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6 Tips for Avoiding Errors in Your Training Materials

Posted by Alan Magnan on 6/30/14 4:00 AM
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There’s nothing worse than reading materials you wrote months before and finding a bunch of writing errors in them. You were sure they were fine at the time. Now you see them the way your learners do: flawed and awkward. Here are six things to keep in your writing skills toolkit to reduce the chances of it happening again.

1. Use imperative sentences

There are four kinds of sentences: declarative, interrogative, imperative, and exclamatory. The point of training materials is to help people perform their jobs. Use imperative sentences (make a command or request) as the body of your learner materials. Write declarative sentences (form a statement) for introductions and summaries. Put interrogative sentences (form a question) in lesson plans as a useful tool for instructors during the training.

2. Write simple sentences

There are three basic types of sentence structure: simple, compound, and complex. Simple sentences contain one main clause that stands alone. Compound sentences contain multiple clauses that each stand alone. Complex sentences contain multiple clauses that depend upon other clauses. Stick to simple sentences as much as possible. They reduce your chances of writing errors by a huge margin. Use one verb per sentence for best results.

3. Keep sentences short

Short sentences are easy to achieve if you follow the tip above. But even simple sentences can get long and convoluted. Short sentences highlight an idea, while long sentences hide it. Aim for a sentence length of no more than 15 words. The average sentence length should be around 12 words.

4. Use simple words

Training materials involve technical writing. Unlike literary writing, its main goal is to convey instructions. You don’t need to be fancy. You just need to be accurate and direct. Use the simplest words possible in your writing. Rather than “utilize,” write “use.” Instead of “facilitate,” use “help.” Strive for words that fit the bill and have fewer than three syllables.

5. Use bullet points

At times, you will see many imperative sentences in a row. Format them as a list of bullet points. They’ll be easier to read. They’ll be more memorable. They’ll be easier to use as a reference after the training. Make sure you use parallel construction. All items in a bullet list must have the same structure.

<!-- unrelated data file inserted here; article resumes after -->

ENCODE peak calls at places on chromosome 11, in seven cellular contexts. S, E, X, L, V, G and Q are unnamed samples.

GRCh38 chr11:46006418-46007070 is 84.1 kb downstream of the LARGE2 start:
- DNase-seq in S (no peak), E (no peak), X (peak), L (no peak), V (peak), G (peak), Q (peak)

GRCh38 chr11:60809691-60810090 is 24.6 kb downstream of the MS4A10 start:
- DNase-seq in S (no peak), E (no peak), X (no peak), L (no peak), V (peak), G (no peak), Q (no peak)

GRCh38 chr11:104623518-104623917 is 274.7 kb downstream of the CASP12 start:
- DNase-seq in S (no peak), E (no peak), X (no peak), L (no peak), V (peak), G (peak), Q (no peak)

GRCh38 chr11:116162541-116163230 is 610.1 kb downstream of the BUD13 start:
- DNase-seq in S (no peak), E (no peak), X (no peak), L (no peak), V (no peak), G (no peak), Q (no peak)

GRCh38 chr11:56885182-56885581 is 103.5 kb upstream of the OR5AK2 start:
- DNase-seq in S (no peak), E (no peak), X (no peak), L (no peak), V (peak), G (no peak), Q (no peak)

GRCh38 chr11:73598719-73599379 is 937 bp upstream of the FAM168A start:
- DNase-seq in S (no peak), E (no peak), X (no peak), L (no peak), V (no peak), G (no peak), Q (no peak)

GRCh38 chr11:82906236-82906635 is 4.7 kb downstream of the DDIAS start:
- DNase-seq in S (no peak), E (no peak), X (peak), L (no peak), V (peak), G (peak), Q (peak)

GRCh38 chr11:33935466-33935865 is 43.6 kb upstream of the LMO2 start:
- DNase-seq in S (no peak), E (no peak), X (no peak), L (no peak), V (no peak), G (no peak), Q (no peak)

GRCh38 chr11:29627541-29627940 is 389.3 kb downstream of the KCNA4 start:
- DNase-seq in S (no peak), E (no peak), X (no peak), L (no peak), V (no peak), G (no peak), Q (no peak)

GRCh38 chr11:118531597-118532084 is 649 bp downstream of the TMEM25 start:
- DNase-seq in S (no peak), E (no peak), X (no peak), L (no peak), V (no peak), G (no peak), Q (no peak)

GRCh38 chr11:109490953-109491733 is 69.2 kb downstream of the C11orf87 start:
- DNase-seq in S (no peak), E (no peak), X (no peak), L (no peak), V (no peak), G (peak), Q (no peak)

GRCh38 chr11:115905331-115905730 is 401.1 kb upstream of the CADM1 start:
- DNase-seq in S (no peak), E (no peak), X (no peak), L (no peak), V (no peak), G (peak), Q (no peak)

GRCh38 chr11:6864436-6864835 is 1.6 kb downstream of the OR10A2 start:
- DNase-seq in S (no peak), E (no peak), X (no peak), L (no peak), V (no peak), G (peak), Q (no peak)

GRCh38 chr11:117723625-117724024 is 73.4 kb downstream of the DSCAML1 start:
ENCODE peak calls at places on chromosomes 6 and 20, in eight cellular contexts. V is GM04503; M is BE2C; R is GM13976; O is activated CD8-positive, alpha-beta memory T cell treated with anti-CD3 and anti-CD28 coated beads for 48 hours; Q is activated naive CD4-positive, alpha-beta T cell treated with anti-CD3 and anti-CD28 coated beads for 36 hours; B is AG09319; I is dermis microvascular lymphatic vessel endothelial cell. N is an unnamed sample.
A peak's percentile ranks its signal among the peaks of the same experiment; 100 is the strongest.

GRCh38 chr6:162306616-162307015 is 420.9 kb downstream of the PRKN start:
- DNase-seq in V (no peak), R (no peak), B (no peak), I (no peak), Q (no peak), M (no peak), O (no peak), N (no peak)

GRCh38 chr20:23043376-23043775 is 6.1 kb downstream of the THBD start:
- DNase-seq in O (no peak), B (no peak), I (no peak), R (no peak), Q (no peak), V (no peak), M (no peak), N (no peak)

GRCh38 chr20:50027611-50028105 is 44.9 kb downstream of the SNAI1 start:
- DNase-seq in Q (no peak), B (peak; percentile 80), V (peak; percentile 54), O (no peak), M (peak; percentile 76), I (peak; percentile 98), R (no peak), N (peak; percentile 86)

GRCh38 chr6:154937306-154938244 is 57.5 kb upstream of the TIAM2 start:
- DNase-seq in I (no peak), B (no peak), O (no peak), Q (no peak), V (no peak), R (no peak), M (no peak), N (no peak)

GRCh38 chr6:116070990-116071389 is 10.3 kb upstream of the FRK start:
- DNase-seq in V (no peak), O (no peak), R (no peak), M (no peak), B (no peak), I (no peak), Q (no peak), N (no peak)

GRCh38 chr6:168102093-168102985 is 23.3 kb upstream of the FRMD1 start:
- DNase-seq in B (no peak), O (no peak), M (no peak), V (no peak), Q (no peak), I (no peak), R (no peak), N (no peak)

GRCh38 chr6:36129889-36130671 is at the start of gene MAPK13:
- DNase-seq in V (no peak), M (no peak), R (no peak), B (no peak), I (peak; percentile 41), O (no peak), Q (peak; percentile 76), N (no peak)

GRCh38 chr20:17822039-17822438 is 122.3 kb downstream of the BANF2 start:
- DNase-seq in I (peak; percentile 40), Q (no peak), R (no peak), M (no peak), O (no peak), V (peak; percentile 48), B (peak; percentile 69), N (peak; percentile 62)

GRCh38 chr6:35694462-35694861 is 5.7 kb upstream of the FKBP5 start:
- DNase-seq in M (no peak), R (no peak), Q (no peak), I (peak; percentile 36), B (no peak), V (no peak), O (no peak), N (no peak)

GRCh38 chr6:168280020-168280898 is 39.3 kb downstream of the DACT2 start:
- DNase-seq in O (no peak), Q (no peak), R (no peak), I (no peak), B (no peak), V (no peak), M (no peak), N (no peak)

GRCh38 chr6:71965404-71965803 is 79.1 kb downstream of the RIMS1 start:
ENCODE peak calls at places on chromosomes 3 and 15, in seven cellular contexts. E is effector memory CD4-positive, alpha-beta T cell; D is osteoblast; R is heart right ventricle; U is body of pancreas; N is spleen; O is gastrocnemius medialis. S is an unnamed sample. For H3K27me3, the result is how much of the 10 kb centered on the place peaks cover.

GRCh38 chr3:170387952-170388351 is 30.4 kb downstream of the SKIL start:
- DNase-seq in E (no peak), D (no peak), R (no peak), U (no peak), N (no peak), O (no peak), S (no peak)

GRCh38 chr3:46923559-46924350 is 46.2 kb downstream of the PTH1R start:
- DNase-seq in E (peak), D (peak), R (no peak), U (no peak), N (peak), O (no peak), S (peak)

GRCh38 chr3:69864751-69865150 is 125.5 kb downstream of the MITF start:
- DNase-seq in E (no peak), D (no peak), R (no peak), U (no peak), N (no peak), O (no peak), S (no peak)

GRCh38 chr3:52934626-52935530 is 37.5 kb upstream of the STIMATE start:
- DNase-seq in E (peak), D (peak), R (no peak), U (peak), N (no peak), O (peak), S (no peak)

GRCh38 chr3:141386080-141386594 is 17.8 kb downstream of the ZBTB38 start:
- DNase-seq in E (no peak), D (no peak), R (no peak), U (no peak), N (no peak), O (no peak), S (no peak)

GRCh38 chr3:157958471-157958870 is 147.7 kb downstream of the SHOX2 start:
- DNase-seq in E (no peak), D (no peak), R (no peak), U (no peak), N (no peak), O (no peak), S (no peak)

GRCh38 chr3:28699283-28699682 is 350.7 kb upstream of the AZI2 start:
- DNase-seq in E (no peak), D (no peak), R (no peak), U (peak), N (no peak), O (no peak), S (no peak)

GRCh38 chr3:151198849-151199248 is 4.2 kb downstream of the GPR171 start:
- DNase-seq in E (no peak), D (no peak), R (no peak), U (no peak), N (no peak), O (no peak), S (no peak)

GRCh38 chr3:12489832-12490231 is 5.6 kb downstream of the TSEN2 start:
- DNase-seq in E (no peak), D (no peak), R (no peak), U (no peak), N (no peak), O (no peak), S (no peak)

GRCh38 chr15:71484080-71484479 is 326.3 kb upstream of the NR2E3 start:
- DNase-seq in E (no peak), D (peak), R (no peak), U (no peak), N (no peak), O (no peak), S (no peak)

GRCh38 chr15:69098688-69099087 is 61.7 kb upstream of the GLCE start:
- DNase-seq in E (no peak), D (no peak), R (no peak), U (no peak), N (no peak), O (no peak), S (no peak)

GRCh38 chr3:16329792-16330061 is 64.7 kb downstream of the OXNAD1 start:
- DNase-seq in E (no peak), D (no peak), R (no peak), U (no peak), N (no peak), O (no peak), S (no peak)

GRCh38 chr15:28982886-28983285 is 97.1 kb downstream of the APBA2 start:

6. Use a consistent style

Not all writing rules are clear-cut. For example, should you place a comma before the last item in a list near the end of a sentence? Should you use one space or two after the end of a sentence? There is no general consensus on these and many other writing rules. The trick is to be consistent. Ensure you use the same approach to a disputed rule throughout your materials. This also applies to margins, spacing, and heading styles.


If you want more tips and techniques on how to write performance-based training materials that focus on the "how-to's," check out our Writing Skills for Trainers workshop!

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Alan has been a course leader with Langevin since 1996. He studied business administration at Algonquin College of Applied Arts and Technology. Alan’s philosophy on training is that it can be fun, engaging, and active, but that’s just what’s on the surface. Training must also be practical, realistic, and applicable. Alan is a computer geek at heart and enjoys programming and gaming in his spare time. He’s also a great fan of the outdoors during the summer months, and when the winter moves in, you’ll find him reading, or recording and playing music.

Tags: instructional design, writing skills for trainers

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Our very own world-class course leaders share their experiences, tips, best practices, and expertise on virtual training, instructional design, needs analysis, e-learning, delivery, evaluation, presentation skills, facilitation, and much more!

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